Formerly the National Film Theatre, this much-loved four-screen venue on the South Bank in Waterloo became the BFI Southbank in 2007. For film lovers who know their Kubrick from their Kurosawa, this is London's best cinema. Certainly, it's the city’s foremost cinema for director retrospectives and seasons programmed to showcase international work or films of specific genres or themes. It’s the flagship venue of the British Film Institute and plays home each year to the BFI’s London Film Festival and to the BFI’s seasons, such as 2014’s celebration of sci-fi. BFI Southbank also regularly hosts Q&As with some of the world’s leading filmmakers. The venue itself is a hot spot, with two bar-restaurants (one overlooking the river, nestled under Waterloo Bridge), a bookshop (good for DVDs too) and a library.
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- In one of the most gorgeous images in ‘Volver’, white blossoms into crimson as a sheet of kitchen towel saturates with blood. Housework here is murder and a woman’s work is never done – not after killing, not even after dying. Almodóvar has long b...Read more
- Chile, 1973: the world of 11-year-old Gonzalo Infante (Matías Quer) is changing apace. For one, mum and dad aren’t getting on that well. For another, his headmaster has given scholarships to several new boys from a nearby shanty town, despite so...Read more
- Wittier, a lot more enjoyable and infinitely richer than the year's major Oscar contenders, this is clearly a blood brother to Anderson's Rushmore. The Tenenbaums are New York high society gone to seed. Scandalous Royal (Hackman) separated from w...Read more
- All you ‘Concerned of Actons’ can put down those Biros and half-cocked sawn-offs right now: yes, two stars for one of the Greatest Films of All Time may seem a little derisive, but what a time to reissue this bleak and emotionally manipulative (so...Read more
- Vertigo via Buñuel. Saura's ambitions may have been a bit loftier than his talent back in 1967, but this slice of art house surrealism insinuated itself past Franco's censors to give a welcome glimpse of a Spanish film culture dominated by the sha...Read more
- It’s hard to argue with the fact that the central conceit of Kurosawa’s global breakthrough – presenting divergent perspectives on a single contentious incident – provides such a strikingly insightful way of looking at the world that the term ‘Ras...Read more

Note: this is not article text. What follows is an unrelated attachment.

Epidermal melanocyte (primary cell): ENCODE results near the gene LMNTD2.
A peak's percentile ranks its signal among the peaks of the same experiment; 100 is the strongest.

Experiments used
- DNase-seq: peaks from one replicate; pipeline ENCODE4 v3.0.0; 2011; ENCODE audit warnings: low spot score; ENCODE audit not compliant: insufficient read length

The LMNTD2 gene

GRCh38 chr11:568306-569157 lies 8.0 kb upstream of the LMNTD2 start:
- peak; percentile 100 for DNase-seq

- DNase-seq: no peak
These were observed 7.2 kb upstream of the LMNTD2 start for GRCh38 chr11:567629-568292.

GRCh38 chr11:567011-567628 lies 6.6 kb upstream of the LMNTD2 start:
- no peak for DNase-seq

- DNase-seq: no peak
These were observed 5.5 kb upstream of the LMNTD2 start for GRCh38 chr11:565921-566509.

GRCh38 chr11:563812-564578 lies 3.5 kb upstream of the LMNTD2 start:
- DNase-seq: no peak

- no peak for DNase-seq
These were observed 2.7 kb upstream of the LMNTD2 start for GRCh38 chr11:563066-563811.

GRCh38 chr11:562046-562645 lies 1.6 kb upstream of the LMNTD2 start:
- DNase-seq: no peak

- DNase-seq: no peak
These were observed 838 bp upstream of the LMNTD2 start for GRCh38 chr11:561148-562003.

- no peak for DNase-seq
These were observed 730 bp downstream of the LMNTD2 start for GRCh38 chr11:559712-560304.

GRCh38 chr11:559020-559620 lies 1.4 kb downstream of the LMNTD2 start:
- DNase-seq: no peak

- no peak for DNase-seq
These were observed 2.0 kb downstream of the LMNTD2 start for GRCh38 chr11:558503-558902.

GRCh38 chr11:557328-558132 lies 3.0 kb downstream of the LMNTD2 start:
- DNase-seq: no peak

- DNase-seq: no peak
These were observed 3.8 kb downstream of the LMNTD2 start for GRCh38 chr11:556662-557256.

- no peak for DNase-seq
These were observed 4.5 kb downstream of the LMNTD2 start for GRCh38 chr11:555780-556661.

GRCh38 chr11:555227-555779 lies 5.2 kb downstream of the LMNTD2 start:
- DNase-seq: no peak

- Originally released in Britain as Young Man of Music, lest anyone got the wrong idea about Kirk Douglas' instrumentation, this Warner Bros biopic plays typically fast and loose with the life of its inspiration, legendary jazzer Bix Beiderbecke. Do...Read more
- This free but sensitive adaptation of Ruth Rendell's thriller is Almodóvar's most impressive film to date - darker, straighter and far more controlled than his camp extravaganzas. A story of obsession, hatred, jealousy and revenge, it concerns a y...Read more
- A restored print of the lesser-known sequel to classic British war reconstruction 'The Battle of the Somme'.Read more
Average User Rating
4.9 / 5
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There's simply no rival in London if you're looking for a cinema that specialises in retrospectives and special seasons on directors or themed work or work from a particular country. Their special events (Q&As etc) are strong, and the venue has massively improved in recent years in terms of being a place to eat and drink before or after a film. Many people now simply use it as a place to hang out without even seeing a film.
The home of London cinema. It is a place where you can feel part of a community of film lovers, young and old, rich and poor, of every background. There is no bigger thrill than seeing your cinematic icons where they belong: on the big screen in front of a packed house. Seeing 'It's a Wonderful Life' at the BFI should be a London rite-of-passage.